Have we reached peak true crime? It’s a question we’ve been asking for some time now – but one Netflix seems wholly unperturbed by as the streamer continues to roll out grim documentary after grim documentary. The latest in that cortège is The Puppet Master: Hunting the Ultimate Conman, a new three-part series chronicling the decades-spanning story of Britain’s most notorious finagler.
Robert Hendy-Freegard is the man in question, a former car salesman who has routinely impersonated an MI5 agent to insert himself into the lives of numerous women and one man. He sets up camp in his victims’ physical and psychological space, cuts them off from the outside world and manipulates them into handing over astonishing sums of money.
The Puppet Master begins with Sophie and Jake Clifton, whose mother they believe to be Hendy-Freegard’s latest target. They haven’t seen her in seven years. The series then pulls focus on John Atkinson, who befriended Hendy-Freegard in 1983 and is thought to be his first ever victim. Playing on IRA fears at the time, he told Atkinson he was an undercover MI5 agent. Under that guise, he instructed Atkinson and his two friends, Sarah Smith and Maria Hendy, to go on the run with him. They were all in grave danger, he told them. They had to leave urgently. No contact with friends or family. It was for their own safety – but this witness protection programme wasn’t going to be cheap. Over the next 10 years, Atkinson’s family handed over tens of thousands of pounds; Sarah paid out her entire £180,000 inheritance.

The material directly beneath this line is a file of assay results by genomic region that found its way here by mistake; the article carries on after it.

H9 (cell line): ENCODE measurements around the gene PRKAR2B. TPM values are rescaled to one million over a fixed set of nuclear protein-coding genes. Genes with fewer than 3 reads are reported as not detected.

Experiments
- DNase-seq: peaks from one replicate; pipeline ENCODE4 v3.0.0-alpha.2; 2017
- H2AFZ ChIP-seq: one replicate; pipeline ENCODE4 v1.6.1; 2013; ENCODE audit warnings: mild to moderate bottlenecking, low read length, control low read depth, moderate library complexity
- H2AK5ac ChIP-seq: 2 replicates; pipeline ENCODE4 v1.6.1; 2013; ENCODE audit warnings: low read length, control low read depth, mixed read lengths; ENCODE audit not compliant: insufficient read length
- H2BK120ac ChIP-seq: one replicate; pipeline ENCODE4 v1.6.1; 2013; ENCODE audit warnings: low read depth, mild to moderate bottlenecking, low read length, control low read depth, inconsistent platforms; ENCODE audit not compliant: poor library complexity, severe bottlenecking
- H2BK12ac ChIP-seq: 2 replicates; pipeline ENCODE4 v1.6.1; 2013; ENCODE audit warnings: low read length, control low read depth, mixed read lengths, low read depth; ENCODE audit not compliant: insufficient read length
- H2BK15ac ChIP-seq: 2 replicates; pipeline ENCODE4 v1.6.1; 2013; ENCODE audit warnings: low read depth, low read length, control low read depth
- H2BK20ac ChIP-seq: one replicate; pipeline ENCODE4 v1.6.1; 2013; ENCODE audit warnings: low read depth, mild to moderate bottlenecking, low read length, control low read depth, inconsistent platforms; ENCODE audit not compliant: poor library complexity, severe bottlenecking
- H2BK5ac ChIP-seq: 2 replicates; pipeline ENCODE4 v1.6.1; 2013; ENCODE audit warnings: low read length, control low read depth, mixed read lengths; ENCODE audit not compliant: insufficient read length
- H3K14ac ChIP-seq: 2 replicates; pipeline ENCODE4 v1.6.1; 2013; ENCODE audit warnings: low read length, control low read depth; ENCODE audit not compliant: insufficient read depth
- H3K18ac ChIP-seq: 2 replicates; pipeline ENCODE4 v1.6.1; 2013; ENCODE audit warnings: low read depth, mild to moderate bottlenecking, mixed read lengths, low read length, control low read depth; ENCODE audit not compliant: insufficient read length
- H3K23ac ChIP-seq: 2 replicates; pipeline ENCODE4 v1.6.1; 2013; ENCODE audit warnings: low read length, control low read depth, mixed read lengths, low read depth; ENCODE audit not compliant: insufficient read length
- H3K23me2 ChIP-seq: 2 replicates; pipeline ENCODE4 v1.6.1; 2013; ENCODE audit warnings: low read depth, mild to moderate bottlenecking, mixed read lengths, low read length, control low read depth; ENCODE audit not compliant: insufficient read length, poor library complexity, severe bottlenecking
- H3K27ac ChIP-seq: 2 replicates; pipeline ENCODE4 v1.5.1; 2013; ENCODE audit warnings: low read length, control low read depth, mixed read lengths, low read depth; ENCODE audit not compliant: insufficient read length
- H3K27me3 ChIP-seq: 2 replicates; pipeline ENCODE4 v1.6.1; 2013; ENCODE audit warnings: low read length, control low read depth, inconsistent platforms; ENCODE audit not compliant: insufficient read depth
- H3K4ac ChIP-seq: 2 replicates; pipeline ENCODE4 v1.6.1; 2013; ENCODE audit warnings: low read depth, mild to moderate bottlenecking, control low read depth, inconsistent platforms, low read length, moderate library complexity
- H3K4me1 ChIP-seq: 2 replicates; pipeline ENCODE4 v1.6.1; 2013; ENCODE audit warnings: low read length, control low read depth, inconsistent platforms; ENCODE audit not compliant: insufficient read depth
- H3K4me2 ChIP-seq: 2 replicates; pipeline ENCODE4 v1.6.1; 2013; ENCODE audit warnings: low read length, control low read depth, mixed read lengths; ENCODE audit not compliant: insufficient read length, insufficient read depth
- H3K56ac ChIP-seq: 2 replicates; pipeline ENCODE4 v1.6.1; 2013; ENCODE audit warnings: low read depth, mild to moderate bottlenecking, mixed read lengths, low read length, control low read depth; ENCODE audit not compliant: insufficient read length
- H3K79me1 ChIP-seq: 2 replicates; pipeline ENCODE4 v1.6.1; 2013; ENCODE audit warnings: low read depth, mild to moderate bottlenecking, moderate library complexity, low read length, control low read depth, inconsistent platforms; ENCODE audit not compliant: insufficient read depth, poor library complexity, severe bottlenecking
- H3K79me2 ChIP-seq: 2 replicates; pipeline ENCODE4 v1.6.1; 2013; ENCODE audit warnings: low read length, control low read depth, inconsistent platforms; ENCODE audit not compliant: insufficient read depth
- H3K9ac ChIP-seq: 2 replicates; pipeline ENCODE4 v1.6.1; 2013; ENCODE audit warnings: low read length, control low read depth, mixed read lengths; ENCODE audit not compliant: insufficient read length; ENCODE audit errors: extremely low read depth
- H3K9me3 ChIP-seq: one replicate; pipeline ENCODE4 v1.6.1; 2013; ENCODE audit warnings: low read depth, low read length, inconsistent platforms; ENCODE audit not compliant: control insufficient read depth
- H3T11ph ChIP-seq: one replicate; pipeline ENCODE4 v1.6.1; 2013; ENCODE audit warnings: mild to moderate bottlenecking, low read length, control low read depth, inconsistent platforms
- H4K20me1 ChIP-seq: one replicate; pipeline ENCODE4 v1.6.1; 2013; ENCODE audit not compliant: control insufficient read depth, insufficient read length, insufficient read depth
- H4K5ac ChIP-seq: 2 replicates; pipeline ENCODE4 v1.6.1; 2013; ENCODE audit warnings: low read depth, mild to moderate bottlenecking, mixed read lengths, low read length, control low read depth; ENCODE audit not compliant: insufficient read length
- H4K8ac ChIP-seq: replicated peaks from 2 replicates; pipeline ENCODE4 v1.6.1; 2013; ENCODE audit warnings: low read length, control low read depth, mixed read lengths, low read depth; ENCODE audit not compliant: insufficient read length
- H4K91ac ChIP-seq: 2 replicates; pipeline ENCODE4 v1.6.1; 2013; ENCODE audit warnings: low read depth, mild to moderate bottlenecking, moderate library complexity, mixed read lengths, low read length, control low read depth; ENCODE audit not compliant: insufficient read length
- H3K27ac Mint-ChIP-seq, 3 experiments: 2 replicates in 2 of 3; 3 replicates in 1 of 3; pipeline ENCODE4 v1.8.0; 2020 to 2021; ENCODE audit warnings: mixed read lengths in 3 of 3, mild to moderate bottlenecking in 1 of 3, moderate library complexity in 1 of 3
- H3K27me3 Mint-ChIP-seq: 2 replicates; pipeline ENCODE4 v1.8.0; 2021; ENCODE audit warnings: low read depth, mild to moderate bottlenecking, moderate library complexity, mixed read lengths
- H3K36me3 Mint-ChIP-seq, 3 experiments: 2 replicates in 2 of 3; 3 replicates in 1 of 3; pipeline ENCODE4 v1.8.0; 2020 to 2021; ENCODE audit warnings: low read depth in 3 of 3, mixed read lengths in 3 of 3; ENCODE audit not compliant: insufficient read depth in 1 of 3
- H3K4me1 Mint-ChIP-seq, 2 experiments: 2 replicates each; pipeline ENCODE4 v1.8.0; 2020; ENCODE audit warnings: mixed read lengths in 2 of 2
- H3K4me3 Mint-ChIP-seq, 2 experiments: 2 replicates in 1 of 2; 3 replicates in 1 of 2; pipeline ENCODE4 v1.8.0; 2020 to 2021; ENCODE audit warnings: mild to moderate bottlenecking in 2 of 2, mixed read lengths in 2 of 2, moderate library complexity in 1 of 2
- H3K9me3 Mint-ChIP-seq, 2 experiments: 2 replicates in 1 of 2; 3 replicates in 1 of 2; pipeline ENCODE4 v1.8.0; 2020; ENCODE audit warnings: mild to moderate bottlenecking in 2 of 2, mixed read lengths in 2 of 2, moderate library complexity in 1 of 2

The Puppet Master shuttles between these timelines, unspooling harrowing stories in fragments that highlight patterns. The narrative slowly folds in other women who also fell for his scam. There’s Kim, Renata, Elizabeth, Leslie, Solange, and likely more not yet identified.
The series does well to take its subject as seriously as a murder docuseries might. It is unsparing in the way it depicts Hendy-Freegard’s harm. Not only is it money that his victims have lost, but the psychological distress and the time spent ensnared in his web. For Sarah and John who lived on the road going from “safehouse” to “safehouse”, that’s 10 years spent looking over your shoulder for a killer that didn’t exist.
One goal of true crime shows is shock. Another is relatability. What makes stories like John’s and Sarah’s so troubling (and captivating) is how easily we can imagine ourselves falling prey to the same predator. But The Puppet Master mostly fails to evoke that feeling. Interviewees readily admit their own blindness and seemingly inexplicable actions – “He persuaded me,” says Renata, when recalling her decision to let a stranger live at her house at Hendy-Freegard’s request after he had already made off with £20,000 of her money and not contacted her for months – but there is little insight afforded into the man himself. Admittedly, there’s value in open-endedness but often it feels like an unsatisfying hole in the storytelling.
The Puppet Master is the rare Netflix show that doesn’t overstretch its subject. The documentary is a taut, sad retelling of events, made sadder by the fact that Hendy-Freegard remains a free man – despite a joint Scotland Yard-FBI effort that’s depicted in the series. And while there is some subversive thrill in the idea that Freegard may be watching this very documentary himself, it’s upended by the furious frustration at a legal system that would let him go.